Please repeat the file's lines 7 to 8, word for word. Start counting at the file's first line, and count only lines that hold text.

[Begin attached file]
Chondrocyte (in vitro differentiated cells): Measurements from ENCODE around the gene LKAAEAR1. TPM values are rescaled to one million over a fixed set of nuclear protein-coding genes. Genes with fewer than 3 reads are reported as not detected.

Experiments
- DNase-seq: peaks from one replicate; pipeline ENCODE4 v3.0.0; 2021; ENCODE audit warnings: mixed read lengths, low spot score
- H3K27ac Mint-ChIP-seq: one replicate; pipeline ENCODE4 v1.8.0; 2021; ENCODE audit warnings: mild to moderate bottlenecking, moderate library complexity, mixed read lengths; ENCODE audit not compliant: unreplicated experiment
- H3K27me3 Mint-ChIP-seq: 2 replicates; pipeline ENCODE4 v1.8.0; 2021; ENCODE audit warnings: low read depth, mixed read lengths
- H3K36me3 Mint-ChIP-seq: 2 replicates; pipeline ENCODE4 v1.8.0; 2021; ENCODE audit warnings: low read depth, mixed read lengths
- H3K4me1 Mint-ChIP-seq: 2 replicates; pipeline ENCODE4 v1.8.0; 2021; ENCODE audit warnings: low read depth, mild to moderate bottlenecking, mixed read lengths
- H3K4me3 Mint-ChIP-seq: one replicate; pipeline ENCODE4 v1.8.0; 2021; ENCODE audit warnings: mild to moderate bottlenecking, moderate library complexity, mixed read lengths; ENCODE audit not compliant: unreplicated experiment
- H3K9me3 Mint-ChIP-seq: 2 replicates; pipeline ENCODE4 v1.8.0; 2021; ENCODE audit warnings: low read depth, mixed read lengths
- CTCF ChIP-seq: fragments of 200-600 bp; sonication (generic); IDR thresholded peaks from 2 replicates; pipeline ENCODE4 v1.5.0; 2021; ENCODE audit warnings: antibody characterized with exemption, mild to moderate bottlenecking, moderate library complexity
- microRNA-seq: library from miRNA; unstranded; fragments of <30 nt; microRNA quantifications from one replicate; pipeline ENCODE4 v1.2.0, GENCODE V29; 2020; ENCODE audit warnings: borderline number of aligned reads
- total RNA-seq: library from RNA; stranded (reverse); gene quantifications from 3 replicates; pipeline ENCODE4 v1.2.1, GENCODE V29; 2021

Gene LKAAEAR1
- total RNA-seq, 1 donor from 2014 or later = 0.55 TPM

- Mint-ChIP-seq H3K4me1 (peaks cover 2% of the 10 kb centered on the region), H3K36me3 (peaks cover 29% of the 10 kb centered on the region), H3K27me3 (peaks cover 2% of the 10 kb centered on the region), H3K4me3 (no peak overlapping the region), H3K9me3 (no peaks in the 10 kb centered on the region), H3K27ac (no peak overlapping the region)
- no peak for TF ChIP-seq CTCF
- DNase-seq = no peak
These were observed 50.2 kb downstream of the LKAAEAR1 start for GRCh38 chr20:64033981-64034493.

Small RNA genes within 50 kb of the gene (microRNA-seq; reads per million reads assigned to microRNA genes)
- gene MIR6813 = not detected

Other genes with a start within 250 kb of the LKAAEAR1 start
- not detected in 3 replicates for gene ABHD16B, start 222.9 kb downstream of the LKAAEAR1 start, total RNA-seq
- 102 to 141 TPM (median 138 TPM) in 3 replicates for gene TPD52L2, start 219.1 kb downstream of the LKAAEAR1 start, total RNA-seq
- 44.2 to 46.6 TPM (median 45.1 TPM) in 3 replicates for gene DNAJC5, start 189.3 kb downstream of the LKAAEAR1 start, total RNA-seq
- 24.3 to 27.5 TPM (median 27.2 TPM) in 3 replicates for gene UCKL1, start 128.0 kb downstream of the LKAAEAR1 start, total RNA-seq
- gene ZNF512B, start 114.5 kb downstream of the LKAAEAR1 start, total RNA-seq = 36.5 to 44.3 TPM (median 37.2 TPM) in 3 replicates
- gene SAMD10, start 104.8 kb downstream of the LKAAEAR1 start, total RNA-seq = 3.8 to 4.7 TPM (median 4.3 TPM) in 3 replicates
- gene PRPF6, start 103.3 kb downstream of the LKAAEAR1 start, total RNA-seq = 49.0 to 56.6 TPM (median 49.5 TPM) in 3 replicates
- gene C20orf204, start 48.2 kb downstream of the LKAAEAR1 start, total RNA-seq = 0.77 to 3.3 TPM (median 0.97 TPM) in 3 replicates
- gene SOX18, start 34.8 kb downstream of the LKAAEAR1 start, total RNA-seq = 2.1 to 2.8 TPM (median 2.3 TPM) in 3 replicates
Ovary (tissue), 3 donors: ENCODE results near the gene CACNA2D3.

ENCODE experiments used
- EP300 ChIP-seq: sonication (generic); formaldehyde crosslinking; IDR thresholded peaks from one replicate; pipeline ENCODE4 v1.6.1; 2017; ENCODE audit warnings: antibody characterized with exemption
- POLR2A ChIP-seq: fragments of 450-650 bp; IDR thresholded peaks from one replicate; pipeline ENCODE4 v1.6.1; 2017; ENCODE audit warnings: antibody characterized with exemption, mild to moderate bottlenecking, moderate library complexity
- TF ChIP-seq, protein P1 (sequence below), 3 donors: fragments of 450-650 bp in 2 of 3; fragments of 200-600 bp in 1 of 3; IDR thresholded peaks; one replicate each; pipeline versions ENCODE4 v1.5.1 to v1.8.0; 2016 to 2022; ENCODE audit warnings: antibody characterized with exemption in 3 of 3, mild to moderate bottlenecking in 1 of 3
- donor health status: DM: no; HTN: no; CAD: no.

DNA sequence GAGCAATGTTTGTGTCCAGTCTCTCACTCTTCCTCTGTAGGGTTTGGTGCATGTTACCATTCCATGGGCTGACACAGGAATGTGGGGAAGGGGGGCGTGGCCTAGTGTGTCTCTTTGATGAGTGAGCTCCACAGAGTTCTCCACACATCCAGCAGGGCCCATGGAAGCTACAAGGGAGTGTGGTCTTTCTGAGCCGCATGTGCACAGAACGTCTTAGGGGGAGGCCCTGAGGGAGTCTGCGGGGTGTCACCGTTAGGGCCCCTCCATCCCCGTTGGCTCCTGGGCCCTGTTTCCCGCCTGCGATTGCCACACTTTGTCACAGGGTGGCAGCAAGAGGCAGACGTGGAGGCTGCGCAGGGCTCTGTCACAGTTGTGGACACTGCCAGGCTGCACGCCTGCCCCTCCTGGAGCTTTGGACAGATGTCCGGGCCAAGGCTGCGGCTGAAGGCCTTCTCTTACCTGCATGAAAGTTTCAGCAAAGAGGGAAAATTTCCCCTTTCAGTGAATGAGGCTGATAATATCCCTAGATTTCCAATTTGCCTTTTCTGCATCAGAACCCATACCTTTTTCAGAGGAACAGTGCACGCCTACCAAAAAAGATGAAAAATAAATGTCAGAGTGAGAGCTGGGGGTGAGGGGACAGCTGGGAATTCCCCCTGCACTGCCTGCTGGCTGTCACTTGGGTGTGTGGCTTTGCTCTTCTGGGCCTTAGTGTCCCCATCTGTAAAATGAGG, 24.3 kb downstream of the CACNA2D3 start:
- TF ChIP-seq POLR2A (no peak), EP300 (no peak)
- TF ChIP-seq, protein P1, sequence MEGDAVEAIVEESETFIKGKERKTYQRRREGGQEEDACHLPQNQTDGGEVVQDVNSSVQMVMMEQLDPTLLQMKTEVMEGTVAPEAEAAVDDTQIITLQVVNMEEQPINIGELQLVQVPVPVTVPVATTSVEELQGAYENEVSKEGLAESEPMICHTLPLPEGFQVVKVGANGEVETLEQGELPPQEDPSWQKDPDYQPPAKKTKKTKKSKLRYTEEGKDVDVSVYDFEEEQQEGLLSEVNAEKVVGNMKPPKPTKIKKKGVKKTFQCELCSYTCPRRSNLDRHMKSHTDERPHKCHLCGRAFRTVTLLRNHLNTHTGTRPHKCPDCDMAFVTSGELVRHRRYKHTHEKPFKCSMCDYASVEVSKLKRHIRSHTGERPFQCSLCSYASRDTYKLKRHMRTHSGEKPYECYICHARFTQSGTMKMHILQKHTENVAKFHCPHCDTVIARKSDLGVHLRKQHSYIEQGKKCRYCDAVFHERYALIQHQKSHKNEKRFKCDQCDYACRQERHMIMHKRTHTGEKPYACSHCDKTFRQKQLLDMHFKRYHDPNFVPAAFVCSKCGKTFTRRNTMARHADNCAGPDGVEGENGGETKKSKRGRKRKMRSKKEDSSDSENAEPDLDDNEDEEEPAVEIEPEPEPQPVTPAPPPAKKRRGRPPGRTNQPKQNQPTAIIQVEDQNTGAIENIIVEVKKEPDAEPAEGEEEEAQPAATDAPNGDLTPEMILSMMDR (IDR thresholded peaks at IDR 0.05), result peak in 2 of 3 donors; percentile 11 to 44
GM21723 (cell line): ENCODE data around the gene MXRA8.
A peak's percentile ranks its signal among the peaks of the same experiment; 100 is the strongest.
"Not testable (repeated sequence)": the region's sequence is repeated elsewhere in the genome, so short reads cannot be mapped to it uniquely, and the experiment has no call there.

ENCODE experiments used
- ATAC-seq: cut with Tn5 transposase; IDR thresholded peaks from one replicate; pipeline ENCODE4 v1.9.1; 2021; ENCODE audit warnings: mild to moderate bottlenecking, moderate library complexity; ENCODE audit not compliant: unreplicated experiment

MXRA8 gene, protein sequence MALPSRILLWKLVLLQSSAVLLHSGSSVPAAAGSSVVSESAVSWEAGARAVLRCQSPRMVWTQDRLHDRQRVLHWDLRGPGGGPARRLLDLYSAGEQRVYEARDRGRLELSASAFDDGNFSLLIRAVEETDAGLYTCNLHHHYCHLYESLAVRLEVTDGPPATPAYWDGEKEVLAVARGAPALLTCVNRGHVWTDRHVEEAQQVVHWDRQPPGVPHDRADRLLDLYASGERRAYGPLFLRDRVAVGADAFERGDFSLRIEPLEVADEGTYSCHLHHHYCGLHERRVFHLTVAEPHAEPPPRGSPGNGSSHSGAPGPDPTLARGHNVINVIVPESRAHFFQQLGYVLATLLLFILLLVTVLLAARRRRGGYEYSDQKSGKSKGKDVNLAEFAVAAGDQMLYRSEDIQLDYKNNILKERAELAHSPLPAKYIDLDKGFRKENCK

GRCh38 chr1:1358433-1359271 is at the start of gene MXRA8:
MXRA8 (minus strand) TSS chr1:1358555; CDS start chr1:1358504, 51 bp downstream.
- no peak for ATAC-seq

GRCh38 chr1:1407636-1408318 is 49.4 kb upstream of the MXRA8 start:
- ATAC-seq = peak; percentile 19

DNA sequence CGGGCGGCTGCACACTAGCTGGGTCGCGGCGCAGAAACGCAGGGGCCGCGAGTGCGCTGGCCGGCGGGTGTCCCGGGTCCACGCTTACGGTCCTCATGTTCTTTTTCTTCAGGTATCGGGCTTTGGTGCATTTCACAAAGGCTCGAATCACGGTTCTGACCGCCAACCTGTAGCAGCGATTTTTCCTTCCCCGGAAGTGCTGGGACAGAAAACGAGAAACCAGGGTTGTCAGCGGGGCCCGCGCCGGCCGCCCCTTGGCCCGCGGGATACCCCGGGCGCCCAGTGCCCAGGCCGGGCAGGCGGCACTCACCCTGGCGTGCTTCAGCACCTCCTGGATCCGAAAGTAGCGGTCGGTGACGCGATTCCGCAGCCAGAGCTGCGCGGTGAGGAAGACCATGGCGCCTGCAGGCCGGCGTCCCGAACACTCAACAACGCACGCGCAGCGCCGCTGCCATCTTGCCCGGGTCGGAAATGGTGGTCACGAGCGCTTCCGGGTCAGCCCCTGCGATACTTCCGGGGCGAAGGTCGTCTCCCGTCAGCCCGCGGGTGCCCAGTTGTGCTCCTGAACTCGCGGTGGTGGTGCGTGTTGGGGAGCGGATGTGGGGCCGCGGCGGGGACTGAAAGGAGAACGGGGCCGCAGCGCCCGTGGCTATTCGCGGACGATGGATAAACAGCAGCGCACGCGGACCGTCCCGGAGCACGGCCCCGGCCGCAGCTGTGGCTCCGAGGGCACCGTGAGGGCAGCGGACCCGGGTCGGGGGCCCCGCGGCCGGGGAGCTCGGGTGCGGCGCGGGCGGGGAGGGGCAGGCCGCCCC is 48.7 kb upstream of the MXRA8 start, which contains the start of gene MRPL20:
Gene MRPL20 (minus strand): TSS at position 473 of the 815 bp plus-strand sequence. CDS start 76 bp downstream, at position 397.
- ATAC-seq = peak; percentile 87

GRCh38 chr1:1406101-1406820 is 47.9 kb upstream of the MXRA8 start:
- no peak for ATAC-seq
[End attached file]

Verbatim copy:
- H3K4me1 Mint-ChIP-seq: 2 replicates; pipeline ENCODE4 v1.8.0; 2021; ENCODE audit warnings: low read depth, mild to moderate bottlenecking, mixed read lengths
- H3K4me3 Mint-ChIP-seq: one replicate; pipeline ENCODE4 v1.8.0; 2021; ENCODE audit warnings: mild to moderate bottlenecking, moderate library complexity, mixed read lengths; ENCODE audit not compliant: unreplicated experiment